Fermat’s last conjecture has puzzled mathematicians for 300 years, and was eventually proved only recently, see here. In this note, I propose a generalization, that could actually lead to a much simpler proof and a more powerful result with broader applications, including to solve numerous similar equations. As usual, my research involves a significant amount of computations and experimental math, as an exploratory step before stating new conjectures, and eventually trying to prove them. The methodology is very similar to that used in data science, involving the following steps:

- Identify and process the data. Here the data set consists of all real numbers; it is infinite, which brings its own challenges. On the plus side, the data is public and accessible to everyone, though very powerful computation techniques are required, usually involving a distributed architecture.
- Data cleaning: in this case, inaccuracies are caused by no using enough precision; the solution consists of finding better / faster algorithms for your computations, and sometimes having to work with exact arithmetic, using Bignum libraries.
- Sample data and perform exploratory analysis to identify patterns. Formulate hypotheses. Perform statistical tests to validate (or not) these hypotheses. Then formulate conjectures based on this analysis.
- Build models (about how your numbers seem to behave) and focus on models offering the best fit. Perform simulations based on your model, see if your numbers agree with your simulations, by testing on a much larger set of numbers. Discard conjectures that do not pass these tests.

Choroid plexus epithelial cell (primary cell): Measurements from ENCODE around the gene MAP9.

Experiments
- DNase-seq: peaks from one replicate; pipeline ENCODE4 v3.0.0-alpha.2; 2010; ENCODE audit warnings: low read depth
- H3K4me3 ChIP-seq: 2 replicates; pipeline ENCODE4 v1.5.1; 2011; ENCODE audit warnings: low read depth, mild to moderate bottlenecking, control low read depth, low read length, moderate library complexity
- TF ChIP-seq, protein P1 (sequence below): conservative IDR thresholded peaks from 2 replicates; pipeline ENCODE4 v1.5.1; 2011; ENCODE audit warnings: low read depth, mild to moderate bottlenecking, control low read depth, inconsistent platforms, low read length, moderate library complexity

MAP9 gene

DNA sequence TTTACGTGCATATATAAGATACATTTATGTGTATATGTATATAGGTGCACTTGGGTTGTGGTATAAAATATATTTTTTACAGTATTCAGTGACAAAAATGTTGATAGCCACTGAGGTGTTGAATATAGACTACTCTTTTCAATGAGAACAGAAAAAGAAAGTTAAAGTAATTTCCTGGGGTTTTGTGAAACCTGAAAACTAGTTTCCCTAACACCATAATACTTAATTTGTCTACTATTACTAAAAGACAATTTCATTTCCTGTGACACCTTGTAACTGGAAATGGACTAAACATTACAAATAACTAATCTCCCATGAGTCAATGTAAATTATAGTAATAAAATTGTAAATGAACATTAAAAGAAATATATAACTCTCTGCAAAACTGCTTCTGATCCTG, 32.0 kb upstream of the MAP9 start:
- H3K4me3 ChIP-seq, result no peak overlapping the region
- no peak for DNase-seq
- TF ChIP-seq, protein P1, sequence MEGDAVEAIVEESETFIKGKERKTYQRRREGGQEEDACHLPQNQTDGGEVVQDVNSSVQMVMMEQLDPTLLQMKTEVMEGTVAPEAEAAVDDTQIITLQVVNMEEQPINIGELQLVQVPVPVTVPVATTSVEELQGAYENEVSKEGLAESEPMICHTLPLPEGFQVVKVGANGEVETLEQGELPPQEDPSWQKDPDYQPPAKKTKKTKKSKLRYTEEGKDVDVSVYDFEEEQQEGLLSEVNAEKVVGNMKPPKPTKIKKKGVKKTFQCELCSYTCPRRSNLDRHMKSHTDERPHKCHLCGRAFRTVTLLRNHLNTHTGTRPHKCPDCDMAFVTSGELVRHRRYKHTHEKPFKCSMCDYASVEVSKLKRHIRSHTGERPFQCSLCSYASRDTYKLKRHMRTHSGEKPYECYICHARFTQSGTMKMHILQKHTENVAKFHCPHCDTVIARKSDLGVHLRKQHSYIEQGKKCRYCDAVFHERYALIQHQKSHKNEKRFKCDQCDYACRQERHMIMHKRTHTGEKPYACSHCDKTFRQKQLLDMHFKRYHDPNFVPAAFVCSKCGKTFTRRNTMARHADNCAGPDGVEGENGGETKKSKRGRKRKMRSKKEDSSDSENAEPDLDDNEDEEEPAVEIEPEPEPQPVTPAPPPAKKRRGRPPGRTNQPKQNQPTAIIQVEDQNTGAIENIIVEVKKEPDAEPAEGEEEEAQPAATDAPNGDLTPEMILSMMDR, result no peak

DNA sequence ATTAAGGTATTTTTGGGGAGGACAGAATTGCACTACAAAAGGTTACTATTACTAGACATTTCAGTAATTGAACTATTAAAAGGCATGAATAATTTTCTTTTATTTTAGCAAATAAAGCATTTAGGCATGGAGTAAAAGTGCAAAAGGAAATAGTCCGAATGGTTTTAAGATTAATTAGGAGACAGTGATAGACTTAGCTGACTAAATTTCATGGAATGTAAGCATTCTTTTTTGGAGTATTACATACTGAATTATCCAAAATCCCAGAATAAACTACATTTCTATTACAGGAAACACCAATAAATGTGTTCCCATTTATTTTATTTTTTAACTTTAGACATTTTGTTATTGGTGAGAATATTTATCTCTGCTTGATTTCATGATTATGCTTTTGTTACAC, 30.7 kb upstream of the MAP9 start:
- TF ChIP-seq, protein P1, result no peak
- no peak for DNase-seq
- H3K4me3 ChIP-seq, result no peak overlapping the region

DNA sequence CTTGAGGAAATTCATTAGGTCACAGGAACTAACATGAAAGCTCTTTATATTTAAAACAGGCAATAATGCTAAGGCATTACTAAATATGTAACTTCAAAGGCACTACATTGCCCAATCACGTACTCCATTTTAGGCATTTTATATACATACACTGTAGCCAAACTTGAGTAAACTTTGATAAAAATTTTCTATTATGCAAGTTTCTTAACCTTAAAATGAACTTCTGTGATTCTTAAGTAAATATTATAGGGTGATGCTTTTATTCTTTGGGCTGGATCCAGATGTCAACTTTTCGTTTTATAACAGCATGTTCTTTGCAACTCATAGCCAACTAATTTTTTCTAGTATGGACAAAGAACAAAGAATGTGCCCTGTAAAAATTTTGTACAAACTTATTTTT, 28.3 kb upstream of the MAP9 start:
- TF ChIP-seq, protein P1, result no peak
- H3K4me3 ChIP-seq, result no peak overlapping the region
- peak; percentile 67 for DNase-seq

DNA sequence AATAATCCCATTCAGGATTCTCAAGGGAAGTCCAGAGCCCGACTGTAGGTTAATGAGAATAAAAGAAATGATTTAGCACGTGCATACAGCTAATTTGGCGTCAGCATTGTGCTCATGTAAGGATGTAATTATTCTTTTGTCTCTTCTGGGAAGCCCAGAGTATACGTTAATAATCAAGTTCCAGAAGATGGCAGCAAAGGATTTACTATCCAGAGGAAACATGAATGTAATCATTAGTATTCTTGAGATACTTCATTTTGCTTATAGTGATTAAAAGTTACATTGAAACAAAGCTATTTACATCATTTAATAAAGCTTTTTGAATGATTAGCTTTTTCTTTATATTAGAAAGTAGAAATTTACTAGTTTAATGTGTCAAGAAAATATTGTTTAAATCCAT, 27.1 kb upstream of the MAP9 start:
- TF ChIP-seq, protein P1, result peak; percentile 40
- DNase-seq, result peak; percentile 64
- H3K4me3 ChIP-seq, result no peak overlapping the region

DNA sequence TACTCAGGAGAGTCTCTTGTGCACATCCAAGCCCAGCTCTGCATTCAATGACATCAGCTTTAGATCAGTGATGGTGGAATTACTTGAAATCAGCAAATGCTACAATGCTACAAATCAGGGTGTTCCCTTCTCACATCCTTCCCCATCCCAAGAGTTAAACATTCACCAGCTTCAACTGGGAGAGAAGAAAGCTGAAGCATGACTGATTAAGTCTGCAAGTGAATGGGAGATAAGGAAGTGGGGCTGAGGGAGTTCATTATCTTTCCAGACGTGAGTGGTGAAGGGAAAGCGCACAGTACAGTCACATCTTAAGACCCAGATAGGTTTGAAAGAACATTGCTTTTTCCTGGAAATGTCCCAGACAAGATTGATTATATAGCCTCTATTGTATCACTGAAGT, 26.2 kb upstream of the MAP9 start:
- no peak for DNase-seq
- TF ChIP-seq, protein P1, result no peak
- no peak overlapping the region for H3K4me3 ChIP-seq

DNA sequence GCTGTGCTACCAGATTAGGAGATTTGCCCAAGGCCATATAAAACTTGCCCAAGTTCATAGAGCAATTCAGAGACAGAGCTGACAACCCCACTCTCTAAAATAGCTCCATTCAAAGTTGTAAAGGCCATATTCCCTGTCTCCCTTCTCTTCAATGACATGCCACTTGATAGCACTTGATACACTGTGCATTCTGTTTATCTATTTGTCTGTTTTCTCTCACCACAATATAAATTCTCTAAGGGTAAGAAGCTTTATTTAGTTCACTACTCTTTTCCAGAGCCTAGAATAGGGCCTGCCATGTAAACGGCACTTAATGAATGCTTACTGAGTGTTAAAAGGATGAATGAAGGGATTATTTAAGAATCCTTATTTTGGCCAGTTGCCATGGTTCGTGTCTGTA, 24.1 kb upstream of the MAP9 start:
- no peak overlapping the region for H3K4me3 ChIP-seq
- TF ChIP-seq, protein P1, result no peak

- Formally prove or disprove retained conjectures, when possible. Then write a conclusion if possible: in this case, a new, major mathematical theorem, showing potential applications. This last step is similar to data scientists presenting the main insights of their analysis, to a layman audience.

The motivation in this article is two-fold:

- Presenting a new path that can lead to new interesting results and theoretical research in mathematics (yet my writing style and content is accessible to the layman).
- Offering data scientists and machine learning / AI practitioners (including newbies) an interesting framework to test their programming, discovery and analysis skills, using a huge (infinite) data set that has been available to everyone since the beginning of times, and applied to a fascinating problem.

**1. New approach to the problem**

We are interested in solving

where *u*, *v*, *w* > 0 are integers, and *n* > 2 is an integer. We start with the following *generating function*:

where *α* ≥ 0. This function has a Taylor series expansion:

where *h*(*k*) is the number of ways (combinations of *u*,*v*,*w*) that *k* can be written as *k* = *u^n* + *v^n* − *w^n*.

**1.1. Examples**

We know that if *n* > 2, then *h*(0) = 0 regardless of *M* (that’s Fermat’s Last Theorem.) If *n* = 3, *α* = 0 and *M* = 100, then *h*(1) = 4, as we have

- | 6^3 + 8^3 − 9^3 | = 1
- | 8^3 + 6^3 − 9^3 | = 1
- | 9^3 + 10^3 − 12^3 | = 1
- | 10^3 + 9^3 − 12^3 | = 1

If *n* = 3, *α* = 0 and *M* = 200, then *h*(1) = 12: in addition to the four previous solutions, we also have

- | 64^3 + 94^3 − 103^3 | = 1
- | 94^3 + 64^3 − 103^3 | = 1
- | 71^3 + 138^3 − 144^3 | = 1
- | 138^3 + 71^3 − 144^3 | = 1
- | 73^3 + 144^3 − 150^3 | = 1
- | 144^3 + 73^3 − 150^3 | = 1
- | 138^3 + 175^3 − 172^3 | = 1
- | 175^3 + 138^3 − 172^3 | = 1

**1.2. Standardized generating function**